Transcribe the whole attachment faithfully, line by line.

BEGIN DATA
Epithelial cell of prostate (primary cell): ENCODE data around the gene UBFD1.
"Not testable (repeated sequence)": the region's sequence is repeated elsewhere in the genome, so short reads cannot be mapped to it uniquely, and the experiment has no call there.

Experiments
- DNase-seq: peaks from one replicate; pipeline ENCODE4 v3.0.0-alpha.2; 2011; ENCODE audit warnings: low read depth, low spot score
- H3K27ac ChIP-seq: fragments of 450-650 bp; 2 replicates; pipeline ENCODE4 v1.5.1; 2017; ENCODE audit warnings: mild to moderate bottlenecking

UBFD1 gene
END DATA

Epithelial cell of prostate (primary cell): ENCODE data around the gene UBFD1.
"Not testable (repeated sequence)": the region's sequence is repeated elsewhere in the genome, so short reads cannot be mapped to it uniquely, and the experiment has no call there.

Experiments
- DNase-seq: peaks from one replicate; pipeline ENCODE4 v3.0.0-alpha.2; 2011; ENCODE audit warnings: low read depth, low spot score
- H3K27ac ChIP-seq: fragments of 450-650 bp; 2 replicates; pipeline ENCODE4 v1.5.1; 2017; ENCODE audit warnings: mild to moderate bottlenecking

UBFD1 gene